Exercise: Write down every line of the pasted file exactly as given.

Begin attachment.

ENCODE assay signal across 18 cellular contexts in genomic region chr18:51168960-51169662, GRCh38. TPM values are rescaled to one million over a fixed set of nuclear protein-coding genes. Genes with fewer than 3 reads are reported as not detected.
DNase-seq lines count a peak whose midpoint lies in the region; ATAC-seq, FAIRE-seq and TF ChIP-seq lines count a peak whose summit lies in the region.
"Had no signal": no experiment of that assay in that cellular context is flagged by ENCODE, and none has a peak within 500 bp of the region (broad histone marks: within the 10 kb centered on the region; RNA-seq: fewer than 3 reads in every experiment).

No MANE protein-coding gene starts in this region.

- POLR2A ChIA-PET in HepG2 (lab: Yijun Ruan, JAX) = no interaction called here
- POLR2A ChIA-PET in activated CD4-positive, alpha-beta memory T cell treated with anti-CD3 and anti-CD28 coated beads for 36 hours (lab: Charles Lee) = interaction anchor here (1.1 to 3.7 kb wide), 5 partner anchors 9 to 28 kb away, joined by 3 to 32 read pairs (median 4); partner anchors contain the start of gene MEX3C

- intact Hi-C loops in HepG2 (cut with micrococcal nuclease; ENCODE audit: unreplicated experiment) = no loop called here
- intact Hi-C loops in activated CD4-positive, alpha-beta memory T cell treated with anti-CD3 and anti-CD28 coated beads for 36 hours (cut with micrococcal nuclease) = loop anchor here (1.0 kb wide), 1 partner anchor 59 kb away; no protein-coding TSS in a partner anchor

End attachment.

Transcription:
ENCODE assay signal across 18 cellular contexts in genomic region chr18:51168960-51169662, GRCh38. TPM values are rescaled to one million over a fixed set of nuclear protein-coding genes. Genes with fewer than 3 reads are reported as not detected.
DNase-seq lines count a peak whose midpoint lies in the region; ATAC-seq, FAIRE-seq and TF ChIP-seq lines count a peak whose summit lies in the region.
"Had no signal": no experiment of that assay in that cellular context is flagged by ENCODE, and none has a peak within 500 bp of the region (broad histone marks: within the 10 kb centered on the region; RNA-seq: fewer than 3 reads in every experiment).

No MANE protein-coding gene starts in this region.

- POLR2A ChIA-PET in HepG2 (lab: Yijun Ruan, JAX) = no interaction called here
- POLR2A ChIA-PET in activated CD4-positive, alpha-beta memory T cell treated with anti-CD3 and anti-CD28 coated beads for 36 hours (lab: Charles Lee) = interaction anchor here (1.1 to 3.7 kb wide), 5 partner anchors 9 to 28 kb away, joined by 3 to 32 read pairs (median 4); partner anchors contain the start of gene MEX3C

- intact Hi-C loops in HepG2 (cut with micrococcal nuclease; ENCODE audit: unreplicated experiment) = no loop called here
- intact Hi-C loops in activated CD4-positive, alpha-beta memory T cell treated with anti-CD3 and anti-CD28 coated beads for 36 hours (cut with micrococcal nuclease) = loop anchor here (1.0 kb wide), 1 partner anchor 59 kb away; no protein-coding TSS in a partner anchor